This article is 2 years old
Reaction to the proposal of widespread banking of stool samples for fecal transplants later in life

The rise in cases of asthma, allergies and digestive tract diseases, among others, could be linked to changes in the microbiome. US researchers are propose to combat this trend by having us all save samples of our own gut microbiota when we are young and healthy, for later use in an autologous faecal microbiota transplant.


30/06/2022 - 17:00 CEST
Expert reactions

Rosa del Campo sobre bancos de heces - EN

Rosa del Campo

Researcher at the Ramón y Cajal Hospital. Member of the Specialised Group for the Study of the Human Microbiota of the Spanish Society of Infectious Diseases and Clinical Microbiology (SEIMC-GEMBIOTA).

Science Media Centre Spain

This article discusses the possibility of preserving gut microbiota from a stool sample for autologous transfer if needed. According to this article, the industrialisation process is largely to blame for the process of microbiota destructuring. That is why it is proposed to preserve it when we are healthy and young.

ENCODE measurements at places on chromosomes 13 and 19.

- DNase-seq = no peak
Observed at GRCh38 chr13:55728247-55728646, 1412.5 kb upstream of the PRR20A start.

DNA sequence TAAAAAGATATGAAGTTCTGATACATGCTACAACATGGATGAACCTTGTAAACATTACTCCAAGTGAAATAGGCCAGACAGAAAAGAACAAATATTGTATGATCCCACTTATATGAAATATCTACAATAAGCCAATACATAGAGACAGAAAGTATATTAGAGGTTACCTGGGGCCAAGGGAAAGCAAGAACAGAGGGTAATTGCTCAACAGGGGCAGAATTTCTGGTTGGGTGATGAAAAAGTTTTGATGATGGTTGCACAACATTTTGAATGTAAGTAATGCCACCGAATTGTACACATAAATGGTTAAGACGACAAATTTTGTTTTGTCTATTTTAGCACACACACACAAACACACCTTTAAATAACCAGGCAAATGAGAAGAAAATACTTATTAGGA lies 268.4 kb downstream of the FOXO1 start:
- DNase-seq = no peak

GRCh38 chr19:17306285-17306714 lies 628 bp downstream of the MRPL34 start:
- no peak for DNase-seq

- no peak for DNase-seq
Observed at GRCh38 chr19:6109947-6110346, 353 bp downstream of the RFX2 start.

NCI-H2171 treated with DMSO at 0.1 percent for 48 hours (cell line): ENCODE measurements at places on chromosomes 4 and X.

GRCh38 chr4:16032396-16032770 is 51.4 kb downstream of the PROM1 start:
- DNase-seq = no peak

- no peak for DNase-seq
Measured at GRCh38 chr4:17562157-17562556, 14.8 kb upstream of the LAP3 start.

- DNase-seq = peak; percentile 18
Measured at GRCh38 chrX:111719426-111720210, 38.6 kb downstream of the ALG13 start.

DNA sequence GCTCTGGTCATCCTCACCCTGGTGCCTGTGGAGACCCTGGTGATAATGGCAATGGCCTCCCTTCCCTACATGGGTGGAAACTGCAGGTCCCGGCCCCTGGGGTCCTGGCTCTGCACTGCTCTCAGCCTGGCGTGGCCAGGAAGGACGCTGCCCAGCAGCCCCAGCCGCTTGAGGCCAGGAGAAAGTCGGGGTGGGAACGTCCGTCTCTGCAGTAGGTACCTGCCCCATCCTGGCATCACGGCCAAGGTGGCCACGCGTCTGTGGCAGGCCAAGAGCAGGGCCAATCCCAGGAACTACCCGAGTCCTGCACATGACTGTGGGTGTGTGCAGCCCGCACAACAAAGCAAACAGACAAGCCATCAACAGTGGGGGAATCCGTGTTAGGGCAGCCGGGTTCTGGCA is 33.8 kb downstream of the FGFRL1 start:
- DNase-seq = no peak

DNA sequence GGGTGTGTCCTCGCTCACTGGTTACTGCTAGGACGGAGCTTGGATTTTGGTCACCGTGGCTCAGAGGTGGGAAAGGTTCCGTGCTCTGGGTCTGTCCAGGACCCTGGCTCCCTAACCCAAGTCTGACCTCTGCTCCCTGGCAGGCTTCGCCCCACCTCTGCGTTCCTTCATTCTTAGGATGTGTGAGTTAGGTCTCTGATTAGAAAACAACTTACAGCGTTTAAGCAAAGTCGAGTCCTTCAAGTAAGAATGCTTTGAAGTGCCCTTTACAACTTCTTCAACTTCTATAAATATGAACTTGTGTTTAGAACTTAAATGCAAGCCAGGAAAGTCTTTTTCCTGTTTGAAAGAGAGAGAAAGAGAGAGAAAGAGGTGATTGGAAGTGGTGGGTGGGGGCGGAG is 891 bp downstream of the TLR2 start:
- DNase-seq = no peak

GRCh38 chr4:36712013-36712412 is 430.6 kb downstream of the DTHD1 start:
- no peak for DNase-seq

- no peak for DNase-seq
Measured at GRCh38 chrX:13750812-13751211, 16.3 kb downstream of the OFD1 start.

Our opinion is that, first of all, the usefulness of this procedure should be demonstrated, since, although it might sound logical to reset the bacterial composition, it has not been proven that this kind of action has any healthy effect. The microbiota is modulated by many factors, most of which we cannot control. But it should not be ruled out that changes in composition are due to acclimatisation of the microbiota to the environmental or genetic situation. 

The Spanish Agency for Medicines and Health Products (AEMPS) has granted stool transplantation the status of a biological medicine, so these processes are subject to medical regulation. The only approved medical indication for which a faecal microbiota transfer can be performed is recurrent Clostridioides difficile infection.

We note that a Spanish company, Microviable, has been offering the microbiota preservation service to the public since 2019.

The author has not responded to our request to declare conflicts of interest
Rejuvenating the human gut microbiome
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  • People
Trends in Molecular Medicine

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